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Comment: Re:Nope. (Score 5, Insightful) 268

by Sprite_tm (#40971161) Attached to: Ask Slashdot: Personal Tape Drive NAS?

For playing a movie - maybe. For actually burning a torrent - fair enough... if that is the _only_ thing that happens.

The point is that multiple accesses is going to delay the drive by a huge amount. If you want to, say, copy that Linux iso to your NAS at the same time as someone is playing a movie, the tape drive is going to have to move between the locations of the two files, which is going to wreck the access times, as I stated. Torrents are worse: you're downloading from / uploading to a bunch of other computers, all wanting to read from or write to a different location in the file. Again, this means moving between locations and the resulting huge access times.

You may be able to alleviate the process by putting a SSD or HD as cache in between, but I'm not sure if there's off-the-shelf software to do that, and I'm not even sure if that's going to work comfortably. Besides, if you're going to put a SSD or HD in between, why not just use that?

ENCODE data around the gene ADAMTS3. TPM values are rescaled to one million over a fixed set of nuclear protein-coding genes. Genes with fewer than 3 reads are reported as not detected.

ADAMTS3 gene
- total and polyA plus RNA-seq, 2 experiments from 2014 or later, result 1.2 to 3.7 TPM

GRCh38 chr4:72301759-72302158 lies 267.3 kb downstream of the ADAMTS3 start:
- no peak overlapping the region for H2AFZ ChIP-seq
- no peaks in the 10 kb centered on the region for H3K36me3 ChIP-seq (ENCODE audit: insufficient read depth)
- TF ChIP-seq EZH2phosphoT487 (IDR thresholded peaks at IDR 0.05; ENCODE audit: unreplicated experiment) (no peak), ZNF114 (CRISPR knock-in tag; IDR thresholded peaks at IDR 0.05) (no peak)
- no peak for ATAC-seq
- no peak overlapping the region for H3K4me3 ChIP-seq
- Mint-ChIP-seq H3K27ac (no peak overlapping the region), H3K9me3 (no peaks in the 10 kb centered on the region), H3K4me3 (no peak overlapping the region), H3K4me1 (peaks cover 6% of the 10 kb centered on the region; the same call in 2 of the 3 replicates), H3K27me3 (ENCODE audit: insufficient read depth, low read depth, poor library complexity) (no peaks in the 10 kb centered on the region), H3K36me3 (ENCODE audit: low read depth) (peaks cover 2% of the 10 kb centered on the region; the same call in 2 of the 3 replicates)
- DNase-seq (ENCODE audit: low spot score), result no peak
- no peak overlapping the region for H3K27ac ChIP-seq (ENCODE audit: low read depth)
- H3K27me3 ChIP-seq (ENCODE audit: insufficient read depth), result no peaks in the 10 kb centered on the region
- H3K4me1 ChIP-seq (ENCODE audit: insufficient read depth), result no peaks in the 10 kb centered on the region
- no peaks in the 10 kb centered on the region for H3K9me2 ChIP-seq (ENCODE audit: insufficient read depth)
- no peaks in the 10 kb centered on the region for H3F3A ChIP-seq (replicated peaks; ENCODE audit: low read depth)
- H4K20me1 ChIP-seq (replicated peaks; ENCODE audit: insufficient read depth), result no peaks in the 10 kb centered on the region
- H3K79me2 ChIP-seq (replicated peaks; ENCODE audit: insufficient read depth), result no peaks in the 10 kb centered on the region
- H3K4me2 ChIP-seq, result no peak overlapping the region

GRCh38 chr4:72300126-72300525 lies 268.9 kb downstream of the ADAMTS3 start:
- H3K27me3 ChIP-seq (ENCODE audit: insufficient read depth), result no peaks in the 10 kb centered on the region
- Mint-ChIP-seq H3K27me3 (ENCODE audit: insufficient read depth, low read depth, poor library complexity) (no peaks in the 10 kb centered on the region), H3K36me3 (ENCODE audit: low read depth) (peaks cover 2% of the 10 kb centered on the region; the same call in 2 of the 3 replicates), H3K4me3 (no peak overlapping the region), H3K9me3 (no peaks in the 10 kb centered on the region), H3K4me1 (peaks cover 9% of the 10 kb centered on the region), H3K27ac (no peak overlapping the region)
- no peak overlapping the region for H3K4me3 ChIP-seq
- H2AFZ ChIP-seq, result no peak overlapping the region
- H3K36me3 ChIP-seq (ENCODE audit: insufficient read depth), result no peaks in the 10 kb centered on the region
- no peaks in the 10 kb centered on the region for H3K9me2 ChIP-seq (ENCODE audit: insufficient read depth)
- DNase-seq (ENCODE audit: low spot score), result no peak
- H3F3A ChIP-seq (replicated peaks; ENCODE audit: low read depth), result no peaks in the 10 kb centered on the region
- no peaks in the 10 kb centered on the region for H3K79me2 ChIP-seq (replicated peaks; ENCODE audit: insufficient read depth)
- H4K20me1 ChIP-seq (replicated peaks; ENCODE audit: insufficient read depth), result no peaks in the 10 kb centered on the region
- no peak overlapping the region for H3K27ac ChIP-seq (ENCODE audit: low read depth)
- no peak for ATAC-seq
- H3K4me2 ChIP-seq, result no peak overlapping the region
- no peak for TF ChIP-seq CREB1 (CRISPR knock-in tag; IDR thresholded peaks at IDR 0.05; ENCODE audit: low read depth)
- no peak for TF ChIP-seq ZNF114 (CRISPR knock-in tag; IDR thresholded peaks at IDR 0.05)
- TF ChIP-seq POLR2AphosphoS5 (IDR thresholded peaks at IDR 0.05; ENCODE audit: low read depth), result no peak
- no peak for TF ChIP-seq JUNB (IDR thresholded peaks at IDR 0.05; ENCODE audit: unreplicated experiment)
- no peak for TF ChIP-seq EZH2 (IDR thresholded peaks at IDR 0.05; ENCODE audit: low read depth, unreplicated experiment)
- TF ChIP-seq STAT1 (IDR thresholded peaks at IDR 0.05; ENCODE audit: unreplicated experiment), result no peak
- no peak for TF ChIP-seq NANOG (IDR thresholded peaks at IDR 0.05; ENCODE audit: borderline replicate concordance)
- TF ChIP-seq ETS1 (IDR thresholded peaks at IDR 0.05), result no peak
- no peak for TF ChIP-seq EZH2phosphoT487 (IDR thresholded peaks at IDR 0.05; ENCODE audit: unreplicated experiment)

Comment: Nope. (Score 5, Informative) 268

by Sprite_tm (#40971043) Attached to: Ask Slashdot: Personal Tape Drive NAS?

The big disadvantage of tapes is that it has long seek times. Not 'long' as in a few times that of a hard disk, but 'long' as in: can take a full minute to do. Access of multiple files on a normal HD is done by reading a meg of the first file, then seeking to the second file and reading a meg, going back to the first file and reading a meg etc. On a tape drive, even when the seek time is only, say, 10 seconds, you'd get a total throughput of 100K/sec that way. And I'm not even talking about the havoc that using it for storage of torrent files wreaks on it: that's a random-access process if I ever saw one, and the seek times on tape would kill your bandwidth very quickly, and probably your tapes too (because of wear&tear).

Comment: Actually not a touch_screen_ as such... (Score 5, Informative) 96

by Sprite_tm (#39957281) Attached to: Disney Research Can Turn Nearly Any Surface Into a Touch Screen